Sunday, February 26, 2012

None of Us is as Smart as All of Us

One of the oddities of a democracy is that there is no entrance exam, no educational prerequisites, no relevant experience that a candidate is required to have before getting nominated for election. To run for Prince Albert City Council, all you need is the specified number of eligible signatures on a nomination form and a financial deposit, and your name goes on the ballot. For city councillors, you have to live within the city boundaries, but not within the ward that you plan on representing.

One hopes that the electors take a variety of factors into consideration before casting a vote for their preferred candidate, but that's another one of the oddities of democracy. An elector is free to vote for whomever they wish, for whatever reasons that they consider important. No testing of what the issues are, or awareness of who the candidates are, just prove that you are who you say you are, and you're given a ballot to mark. And you have no legal obligation to vote, which is part of the reason why voter turnout tends to decrease every year.

But this oddity is also one of the beauties of democracy. People are elected to carry forward the views of those whom they represent, and then, collectively, to develop solutions to solve the problems of the community. The democratic system does not assume that the people who are elected have all the answers; it assumes that the collective thinking of a group of representatives of a community will come up with the best solutions that will work because they will have included a wide range of information and input.

But even this group of nine, in the case of city council, doesn't have all the answers. We have experts in various fields as part of city administration, with the expectation that they will provide us with the best possible advice before we have to make the decisions that, ultimately, we are held responsible for. And we understand that our experts don't have all the answers either - they need to ask others for advice and information when circumstances require it. A good example of this is the current water situation - city staff are working with Environment employees, not just on developing a solution for making our drinking water safe, but they're also getting assistance and advice on how best to keep the public informed, because Environment employees have much more experience on how to do this during an emergency.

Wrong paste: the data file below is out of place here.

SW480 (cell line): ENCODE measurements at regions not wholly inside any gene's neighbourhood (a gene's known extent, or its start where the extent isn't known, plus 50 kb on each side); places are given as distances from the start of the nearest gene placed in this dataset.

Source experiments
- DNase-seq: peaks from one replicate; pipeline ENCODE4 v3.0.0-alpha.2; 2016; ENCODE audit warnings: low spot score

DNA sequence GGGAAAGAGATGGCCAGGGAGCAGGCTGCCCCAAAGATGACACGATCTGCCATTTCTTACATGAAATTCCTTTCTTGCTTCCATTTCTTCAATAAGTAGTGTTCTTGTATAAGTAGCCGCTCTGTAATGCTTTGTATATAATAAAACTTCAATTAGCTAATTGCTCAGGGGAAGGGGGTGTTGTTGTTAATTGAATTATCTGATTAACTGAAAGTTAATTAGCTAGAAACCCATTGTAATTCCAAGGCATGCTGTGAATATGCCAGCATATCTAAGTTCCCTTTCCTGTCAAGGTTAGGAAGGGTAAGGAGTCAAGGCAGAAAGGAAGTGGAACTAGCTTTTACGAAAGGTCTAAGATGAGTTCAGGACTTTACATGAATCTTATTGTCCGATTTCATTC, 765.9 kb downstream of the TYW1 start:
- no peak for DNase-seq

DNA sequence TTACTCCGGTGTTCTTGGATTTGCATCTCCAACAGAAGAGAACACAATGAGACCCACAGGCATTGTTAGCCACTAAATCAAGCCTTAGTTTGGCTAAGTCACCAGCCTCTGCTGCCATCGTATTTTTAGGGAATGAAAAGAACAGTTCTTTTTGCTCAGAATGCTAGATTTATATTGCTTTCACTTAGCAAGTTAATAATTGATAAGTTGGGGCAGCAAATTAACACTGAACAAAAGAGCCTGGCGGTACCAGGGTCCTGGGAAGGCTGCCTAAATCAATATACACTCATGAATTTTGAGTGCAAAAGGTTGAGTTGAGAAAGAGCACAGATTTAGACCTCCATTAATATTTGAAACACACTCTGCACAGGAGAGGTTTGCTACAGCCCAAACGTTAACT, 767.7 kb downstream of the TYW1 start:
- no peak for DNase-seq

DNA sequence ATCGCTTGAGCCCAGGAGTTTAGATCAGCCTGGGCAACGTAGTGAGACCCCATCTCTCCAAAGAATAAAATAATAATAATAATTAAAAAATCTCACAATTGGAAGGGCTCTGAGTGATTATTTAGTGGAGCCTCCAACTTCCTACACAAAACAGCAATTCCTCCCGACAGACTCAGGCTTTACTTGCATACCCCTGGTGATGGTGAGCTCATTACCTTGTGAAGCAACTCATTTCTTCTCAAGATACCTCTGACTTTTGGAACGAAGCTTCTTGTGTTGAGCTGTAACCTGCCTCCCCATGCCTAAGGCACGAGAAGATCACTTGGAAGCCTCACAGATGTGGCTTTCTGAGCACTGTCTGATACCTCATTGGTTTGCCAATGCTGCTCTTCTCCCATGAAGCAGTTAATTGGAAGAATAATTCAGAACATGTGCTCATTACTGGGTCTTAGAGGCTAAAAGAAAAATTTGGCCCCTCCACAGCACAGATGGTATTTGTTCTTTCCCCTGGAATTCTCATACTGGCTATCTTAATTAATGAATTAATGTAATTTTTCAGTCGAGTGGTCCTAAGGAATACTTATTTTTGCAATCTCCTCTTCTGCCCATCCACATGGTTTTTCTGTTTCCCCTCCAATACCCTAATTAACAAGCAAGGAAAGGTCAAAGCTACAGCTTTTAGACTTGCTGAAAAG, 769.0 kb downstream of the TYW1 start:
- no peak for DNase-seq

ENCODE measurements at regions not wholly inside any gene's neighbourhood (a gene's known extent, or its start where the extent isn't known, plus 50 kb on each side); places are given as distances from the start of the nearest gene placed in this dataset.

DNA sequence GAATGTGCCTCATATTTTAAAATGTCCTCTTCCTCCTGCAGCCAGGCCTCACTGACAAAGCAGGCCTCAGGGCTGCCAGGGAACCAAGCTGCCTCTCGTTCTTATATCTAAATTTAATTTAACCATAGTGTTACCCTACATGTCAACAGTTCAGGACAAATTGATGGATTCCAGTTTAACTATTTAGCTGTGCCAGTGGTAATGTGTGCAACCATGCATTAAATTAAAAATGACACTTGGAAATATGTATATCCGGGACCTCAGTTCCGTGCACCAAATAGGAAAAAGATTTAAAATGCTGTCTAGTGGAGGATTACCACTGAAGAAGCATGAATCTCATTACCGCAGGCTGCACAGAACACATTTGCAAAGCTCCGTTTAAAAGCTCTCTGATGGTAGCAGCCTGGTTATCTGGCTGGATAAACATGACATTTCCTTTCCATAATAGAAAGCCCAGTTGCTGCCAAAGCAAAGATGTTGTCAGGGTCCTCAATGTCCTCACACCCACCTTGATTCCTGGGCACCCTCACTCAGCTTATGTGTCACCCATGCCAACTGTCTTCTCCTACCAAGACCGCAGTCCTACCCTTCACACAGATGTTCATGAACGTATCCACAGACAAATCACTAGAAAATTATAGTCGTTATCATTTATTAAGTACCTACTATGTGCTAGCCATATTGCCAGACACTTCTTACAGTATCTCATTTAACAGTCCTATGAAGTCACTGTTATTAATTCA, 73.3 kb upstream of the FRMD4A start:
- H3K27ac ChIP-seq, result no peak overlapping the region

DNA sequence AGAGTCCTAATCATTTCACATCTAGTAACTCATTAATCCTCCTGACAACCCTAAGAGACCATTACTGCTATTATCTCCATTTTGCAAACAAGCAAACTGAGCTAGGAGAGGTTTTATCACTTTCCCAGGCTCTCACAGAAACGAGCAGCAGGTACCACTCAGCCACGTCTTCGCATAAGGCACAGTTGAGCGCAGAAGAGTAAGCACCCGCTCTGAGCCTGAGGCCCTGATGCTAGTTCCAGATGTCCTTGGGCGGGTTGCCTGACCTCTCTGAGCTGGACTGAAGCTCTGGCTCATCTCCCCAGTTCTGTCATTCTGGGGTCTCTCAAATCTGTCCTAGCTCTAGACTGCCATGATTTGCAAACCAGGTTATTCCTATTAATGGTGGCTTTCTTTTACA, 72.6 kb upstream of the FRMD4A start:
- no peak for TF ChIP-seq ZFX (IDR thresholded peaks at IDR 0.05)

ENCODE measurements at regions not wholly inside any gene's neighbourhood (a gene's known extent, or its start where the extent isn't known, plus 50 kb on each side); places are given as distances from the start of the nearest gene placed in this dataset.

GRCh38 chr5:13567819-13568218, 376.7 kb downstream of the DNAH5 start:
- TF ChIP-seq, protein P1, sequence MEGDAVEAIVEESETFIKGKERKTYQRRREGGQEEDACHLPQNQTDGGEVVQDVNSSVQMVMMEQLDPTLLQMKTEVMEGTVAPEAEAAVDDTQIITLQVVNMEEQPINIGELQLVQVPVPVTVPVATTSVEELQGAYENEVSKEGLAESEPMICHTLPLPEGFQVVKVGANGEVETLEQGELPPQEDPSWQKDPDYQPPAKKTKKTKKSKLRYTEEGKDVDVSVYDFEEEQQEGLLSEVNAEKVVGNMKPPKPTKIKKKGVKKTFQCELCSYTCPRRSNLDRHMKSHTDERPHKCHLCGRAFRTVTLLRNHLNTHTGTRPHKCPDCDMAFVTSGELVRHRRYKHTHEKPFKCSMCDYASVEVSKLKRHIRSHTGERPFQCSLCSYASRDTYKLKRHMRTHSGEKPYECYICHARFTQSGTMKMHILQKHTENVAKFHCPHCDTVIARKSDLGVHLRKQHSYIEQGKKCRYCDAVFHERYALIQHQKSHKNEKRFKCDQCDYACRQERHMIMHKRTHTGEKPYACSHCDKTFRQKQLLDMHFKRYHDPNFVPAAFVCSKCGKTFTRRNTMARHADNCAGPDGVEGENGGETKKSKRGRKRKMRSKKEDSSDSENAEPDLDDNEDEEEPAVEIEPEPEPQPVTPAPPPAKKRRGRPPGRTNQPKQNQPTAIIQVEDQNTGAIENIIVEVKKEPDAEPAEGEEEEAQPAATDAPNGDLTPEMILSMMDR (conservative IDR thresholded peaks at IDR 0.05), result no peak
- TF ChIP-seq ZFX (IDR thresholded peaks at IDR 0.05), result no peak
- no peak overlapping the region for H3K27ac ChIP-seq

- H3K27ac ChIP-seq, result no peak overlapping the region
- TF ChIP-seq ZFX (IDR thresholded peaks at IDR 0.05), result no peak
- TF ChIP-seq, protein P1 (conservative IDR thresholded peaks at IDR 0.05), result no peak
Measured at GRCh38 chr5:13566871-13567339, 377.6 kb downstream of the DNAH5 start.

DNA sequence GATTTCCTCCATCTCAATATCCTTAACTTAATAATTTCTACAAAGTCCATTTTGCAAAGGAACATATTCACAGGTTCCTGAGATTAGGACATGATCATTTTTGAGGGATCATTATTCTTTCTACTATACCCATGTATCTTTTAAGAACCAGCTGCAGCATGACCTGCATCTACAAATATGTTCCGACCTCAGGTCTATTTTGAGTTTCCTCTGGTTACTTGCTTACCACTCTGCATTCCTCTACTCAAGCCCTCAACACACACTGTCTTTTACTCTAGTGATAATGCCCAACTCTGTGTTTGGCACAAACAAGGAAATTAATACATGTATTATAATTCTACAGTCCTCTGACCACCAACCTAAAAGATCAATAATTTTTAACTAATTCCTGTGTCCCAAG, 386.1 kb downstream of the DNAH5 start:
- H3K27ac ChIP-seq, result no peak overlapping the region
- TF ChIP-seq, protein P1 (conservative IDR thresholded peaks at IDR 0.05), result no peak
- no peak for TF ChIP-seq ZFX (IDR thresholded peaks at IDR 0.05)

Members of city council also have an obligation to ask questions to find the best possible solutions. That's the main reason why we attend conferences - to find out how other cities deal with similar problems, then bring back what we've heard and share it with others, both other council members and city staff. And we should also use our informal networks - the people that we know who have training or experience in specific areas. For example, if I have a question about boulevard trees, I'll go first to Andrea, because that's what both her education and career have been focused on for more than thirty years, and there's no one who works for the city who has that kind of background. But if I have a question about tree insects, she will direct me to her colleague who specializes in that particular area - he can provide better advice in that area than she can.

So that's how democracy can work to come up with the best solutions. Where things fail is if anyone in the chain of information gathering thinks that they know it all, and thus don't need to ask questions or seek advice, or accept advice when it's offered. Things can also fail if those we expect to provide us with the best information don't give us all of the relevant information, for whatever reason. And it really fails when those of us who are going to be responsible for the final decision don't ask enough questions, or accept answers that seem odd, or criticize those who are trying to find more information, because we're in a rush to get things done, or would rather that certain information doesn't come to light.

As is often the case, it comes down to basic communication. We need to pay attention, and listen, to those who know more than we do. And once we've listened, we need to take into account all of the information that we have, and use it to make a decision. Not everybody will agree with every decision that we make, but if we truly followed this process, our decisions would be defensible, and more likely to be supported by those who elected us to represent them.

"To listen is an effort; just to hear has no merit. A duck hears also." - Igor Stravinsky

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